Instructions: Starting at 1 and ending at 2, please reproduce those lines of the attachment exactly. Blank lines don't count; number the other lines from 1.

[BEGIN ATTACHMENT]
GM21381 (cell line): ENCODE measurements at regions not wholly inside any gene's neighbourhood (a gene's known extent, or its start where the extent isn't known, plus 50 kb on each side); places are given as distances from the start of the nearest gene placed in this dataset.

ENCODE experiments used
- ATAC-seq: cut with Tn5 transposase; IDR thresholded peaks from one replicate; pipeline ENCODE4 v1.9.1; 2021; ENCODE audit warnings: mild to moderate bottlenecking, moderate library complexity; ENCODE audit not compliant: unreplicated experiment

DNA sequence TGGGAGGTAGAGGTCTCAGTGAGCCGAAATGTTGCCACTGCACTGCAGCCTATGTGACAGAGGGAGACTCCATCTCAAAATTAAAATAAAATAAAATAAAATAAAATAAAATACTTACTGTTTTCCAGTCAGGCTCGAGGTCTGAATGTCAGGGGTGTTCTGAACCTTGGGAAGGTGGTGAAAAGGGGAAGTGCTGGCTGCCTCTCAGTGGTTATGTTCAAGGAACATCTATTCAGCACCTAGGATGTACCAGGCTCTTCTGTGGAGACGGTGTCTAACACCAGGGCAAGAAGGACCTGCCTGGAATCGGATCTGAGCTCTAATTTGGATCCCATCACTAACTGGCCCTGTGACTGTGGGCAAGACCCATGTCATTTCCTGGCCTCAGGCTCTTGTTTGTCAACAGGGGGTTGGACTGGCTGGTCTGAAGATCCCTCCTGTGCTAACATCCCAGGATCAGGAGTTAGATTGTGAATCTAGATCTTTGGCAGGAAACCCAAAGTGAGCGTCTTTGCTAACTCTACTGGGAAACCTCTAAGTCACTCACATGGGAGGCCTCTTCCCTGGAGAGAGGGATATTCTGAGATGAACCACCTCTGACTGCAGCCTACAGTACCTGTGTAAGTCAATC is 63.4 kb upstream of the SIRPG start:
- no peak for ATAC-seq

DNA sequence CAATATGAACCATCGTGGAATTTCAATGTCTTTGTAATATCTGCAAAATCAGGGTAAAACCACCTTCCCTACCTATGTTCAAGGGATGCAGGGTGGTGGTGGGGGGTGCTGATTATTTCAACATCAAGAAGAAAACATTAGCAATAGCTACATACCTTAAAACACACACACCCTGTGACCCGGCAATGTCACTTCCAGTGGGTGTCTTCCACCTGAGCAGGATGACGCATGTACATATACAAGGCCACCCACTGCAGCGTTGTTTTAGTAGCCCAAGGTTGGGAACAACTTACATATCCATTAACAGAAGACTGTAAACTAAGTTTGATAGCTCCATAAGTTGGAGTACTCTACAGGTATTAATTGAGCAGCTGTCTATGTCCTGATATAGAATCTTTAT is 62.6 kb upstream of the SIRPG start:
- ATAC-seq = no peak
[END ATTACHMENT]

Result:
GM21381 (cell line): ENCODE measurements at regions not wholly inside any gene's neighbourhood (a gene's known extent, or its start where the extent isn't known, plus 50 kb on each side); places are given as distances from the start of the nearest gene placed in this dataset.

ENCODE experiments used